- It also didn’t make Durban this year much of a “competition”.
- South Africa has lots of regattas where the standard of sailing is low, and you don’t need to put in much effort to get a relatively good result:
- The top sailors don’t bother to attend them.
- The regattas end up being uninteresting to sail in.
- There’s no reason why the Lipton Cup should join their ranks. Of course, given its decline over the last few years, it’s dangerously close to doing so.
- The reality is that it doesn’t matter what type of boat Lipton is sailed in, sailors from Cape Town will continue to win it, simply because they put together more professional campaigns:
- The L26 isn’t levelling the playing field and, because it has so little support from good sailors at major clubs, isn’t helping to develop expert skills.
- However, via sailing academies in Cape Town and Durban, it is being used successfully to bring new people into sailing and give them a cost-effective keelboat experience.
- According to this article (READ IT HERE):
Gauteng has close to 50% of RSA’s US$ millionaires while KZN has about 10% of them (+-3400). Given that sailing is meant to be a prestigious sport and yacht clubs in both centres are long-established and have great facilities, it seems remarkable that they don’t think they have members wealthy enough to fund and sail R2.5m boats. Maybe their General Committees should be asking “Why?”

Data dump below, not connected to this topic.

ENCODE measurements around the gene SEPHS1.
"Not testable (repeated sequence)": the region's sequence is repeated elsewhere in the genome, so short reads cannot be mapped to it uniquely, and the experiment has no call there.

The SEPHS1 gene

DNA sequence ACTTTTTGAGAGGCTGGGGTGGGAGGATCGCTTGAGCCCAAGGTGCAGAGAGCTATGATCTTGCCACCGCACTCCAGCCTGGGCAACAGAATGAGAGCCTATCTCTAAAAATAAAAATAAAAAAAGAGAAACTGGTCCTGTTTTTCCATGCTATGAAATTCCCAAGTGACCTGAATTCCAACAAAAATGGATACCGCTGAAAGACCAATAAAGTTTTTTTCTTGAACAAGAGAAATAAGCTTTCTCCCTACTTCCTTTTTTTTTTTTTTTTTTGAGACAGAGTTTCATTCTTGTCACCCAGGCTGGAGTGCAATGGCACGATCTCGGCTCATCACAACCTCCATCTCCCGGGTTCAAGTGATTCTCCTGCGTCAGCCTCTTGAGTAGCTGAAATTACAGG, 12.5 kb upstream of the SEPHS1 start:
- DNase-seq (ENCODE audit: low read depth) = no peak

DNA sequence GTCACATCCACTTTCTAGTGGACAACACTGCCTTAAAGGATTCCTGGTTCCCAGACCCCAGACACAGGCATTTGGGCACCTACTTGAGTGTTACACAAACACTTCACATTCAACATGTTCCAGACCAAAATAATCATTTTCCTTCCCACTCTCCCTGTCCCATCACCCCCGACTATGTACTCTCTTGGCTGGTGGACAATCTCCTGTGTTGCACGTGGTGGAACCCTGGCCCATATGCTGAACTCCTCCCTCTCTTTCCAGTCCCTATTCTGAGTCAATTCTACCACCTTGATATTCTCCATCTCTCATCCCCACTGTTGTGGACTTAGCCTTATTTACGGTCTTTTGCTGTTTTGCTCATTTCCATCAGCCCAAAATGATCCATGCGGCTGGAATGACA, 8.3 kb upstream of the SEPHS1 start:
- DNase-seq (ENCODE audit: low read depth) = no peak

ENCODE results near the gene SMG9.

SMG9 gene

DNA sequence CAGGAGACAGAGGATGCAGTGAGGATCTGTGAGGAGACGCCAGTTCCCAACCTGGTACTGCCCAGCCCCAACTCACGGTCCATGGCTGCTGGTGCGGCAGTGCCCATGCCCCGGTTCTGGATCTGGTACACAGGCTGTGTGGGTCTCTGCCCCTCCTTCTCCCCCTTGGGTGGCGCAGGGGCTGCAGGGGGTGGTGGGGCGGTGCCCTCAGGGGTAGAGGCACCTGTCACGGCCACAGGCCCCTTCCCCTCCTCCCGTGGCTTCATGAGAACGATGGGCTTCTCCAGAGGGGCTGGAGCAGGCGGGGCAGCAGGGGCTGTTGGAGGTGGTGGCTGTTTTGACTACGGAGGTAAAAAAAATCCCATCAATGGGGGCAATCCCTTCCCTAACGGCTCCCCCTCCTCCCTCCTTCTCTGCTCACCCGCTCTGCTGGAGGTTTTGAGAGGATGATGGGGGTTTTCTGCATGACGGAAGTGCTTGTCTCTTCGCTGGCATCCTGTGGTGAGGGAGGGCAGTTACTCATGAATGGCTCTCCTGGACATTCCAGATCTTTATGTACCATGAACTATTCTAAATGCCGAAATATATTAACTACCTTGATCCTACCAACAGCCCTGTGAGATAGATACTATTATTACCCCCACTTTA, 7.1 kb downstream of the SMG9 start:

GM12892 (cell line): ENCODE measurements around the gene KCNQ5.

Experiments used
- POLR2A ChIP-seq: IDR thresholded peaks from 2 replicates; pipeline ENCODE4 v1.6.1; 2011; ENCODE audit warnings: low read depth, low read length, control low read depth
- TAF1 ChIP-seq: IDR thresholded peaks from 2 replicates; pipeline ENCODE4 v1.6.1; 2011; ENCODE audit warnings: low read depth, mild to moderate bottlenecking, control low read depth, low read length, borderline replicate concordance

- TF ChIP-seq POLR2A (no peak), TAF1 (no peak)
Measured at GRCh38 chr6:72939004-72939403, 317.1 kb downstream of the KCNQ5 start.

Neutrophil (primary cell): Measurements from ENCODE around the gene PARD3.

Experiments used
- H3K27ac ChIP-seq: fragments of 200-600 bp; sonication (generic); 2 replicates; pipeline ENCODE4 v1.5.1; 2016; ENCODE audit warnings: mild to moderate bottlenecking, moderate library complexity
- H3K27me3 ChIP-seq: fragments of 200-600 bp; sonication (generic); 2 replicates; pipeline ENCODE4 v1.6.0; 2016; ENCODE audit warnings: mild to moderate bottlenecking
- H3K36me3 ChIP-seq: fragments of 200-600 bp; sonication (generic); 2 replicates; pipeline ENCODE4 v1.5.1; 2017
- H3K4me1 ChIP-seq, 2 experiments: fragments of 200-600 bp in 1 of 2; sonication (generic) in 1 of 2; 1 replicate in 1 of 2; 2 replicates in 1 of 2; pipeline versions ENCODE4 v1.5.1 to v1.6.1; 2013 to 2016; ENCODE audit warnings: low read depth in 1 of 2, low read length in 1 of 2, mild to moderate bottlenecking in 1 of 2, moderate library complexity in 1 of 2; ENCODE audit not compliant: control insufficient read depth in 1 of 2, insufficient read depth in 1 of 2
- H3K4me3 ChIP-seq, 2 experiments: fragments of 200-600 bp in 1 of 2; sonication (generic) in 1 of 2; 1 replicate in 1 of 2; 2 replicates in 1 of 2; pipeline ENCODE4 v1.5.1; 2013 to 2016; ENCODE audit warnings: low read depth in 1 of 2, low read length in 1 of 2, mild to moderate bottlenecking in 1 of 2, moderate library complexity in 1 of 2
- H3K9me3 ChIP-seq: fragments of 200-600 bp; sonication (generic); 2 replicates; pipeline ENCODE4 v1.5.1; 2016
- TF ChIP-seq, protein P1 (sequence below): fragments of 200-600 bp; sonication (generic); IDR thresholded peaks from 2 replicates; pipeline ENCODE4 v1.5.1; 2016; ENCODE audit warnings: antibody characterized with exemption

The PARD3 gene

If the Lipton class debate is all about “accessibility” and low cost, we should be sailing it in Hunters – they’re certainly seaworthy enough.
However, if the Lipton Cup is a halo event for sailing in South Africa, the focus should be on making it appealing for the best sailors to race against each other on interesting, fast, media-friendly, modern boats. At the moment, that only leaves the Cape 31 as the alternative. Hopefully the clubs will vote to move the event and the sport forward, as opposed to opting for the stagnating status quo.
The threat to the Lipton Cup isn’t expensive boats which, in the short-term, might reduce its accessibility. Rather, it’s the possibility of it turning into just another mediocre event which, literally, anyone can win because the best sailors don’t bother to pitch up. Its appeal is due to its historical ability to attract the stars of South African sailing and its future depends on us ensuring now that it continues to do so.